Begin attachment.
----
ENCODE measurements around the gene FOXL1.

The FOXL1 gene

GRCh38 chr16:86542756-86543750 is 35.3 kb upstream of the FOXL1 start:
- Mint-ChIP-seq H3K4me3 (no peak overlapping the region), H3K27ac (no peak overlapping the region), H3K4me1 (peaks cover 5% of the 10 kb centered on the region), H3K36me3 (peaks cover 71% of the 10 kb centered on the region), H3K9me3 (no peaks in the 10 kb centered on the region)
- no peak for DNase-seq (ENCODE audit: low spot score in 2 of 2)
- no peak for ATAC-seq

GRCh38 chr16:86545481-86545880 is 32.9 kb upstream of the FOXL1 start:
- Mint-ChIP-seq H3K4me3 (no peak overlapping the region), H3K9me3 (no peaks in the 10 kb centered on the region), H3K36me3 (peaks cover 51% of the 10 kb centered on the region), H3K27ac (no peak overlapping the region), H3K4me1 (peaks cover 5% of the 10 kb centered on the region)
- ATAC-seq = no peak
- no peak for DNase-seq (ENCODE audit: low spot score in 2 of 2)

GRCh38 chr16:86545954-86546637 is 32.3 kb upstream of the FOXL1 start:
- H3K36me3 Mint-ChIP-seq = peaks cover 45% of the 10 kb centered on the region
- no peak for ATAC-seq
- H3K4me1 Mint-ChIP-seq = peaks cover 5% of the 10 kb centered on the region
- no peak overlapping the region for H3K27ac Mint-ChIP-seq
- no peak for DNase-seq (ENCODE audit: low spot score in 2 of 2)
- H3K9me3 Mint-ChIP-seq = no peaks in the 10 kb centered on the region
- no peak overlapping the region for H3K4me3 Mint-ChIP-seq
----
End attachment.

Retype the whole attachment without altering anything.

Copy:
ENCODE measurements around the gene FOXL1.

The FOXL1 gene

GRCh38 chr16:86542756-86543750 is 35.3 kb upstream of the FOXL1 start:
- Mint-ChIP-seq H3K4me3 (no peak overlapping the region), H3K27ac (no peak overlapping the region), H3K4me1 (peaks cover 5% of the 10 kb centered on the region), H3K36me3 (peaks cover 71% of the 10 kb centered on the region), H3K9me3 (no peaks in the 10 kb centered on the region)
- no peak for DNase-seq (ENCODE audit: low spot score in 2 of 2)
- no peak for ATAC-seq

GRCh38 chr16:86545481-86545880 is 32.9 kb upstream of the FOXL1 start:
- Mint-ChIP-seq H3K4me3 (no peak overlapping the region), H3K9me3 (no peaks in the 10 kb centered on the region), H3K36me3 (peaks cover 51% of the 10 kb centered on the region), H3K27ac (no peak overlapping the region), H3K4me1 (peaks cover 5% of the 10 kb centered on the region)
- ATAC-seq = no peak
- no peak for DNase-seq (ENCODE audit: low spot score in 2 of 2)

GRCh38 chr16:86545954-86546637 is 32.3 kb upstream of the FOXL1 start:
- H3K36me3 Mint-ChIP-seq = peaks cover 45% of the 10 kb centered on the region
- no peak for ATAC-seq
- H3K4me1 Mint-ChIP-seq = peaks cover 5% of the 10 kb centered on the region
- no peak overlapping the region for H3K27ac Mint-ChIP-seq
- no peak for DNase-seq (ENCODE audit: low spot score in 2 of 2)
- H3K9me3 Mint-ChIP-seq = no peaks in the 10 kb centered on the region
- no peak overlapping the region for H3K4me3 Mint-ChIP-seq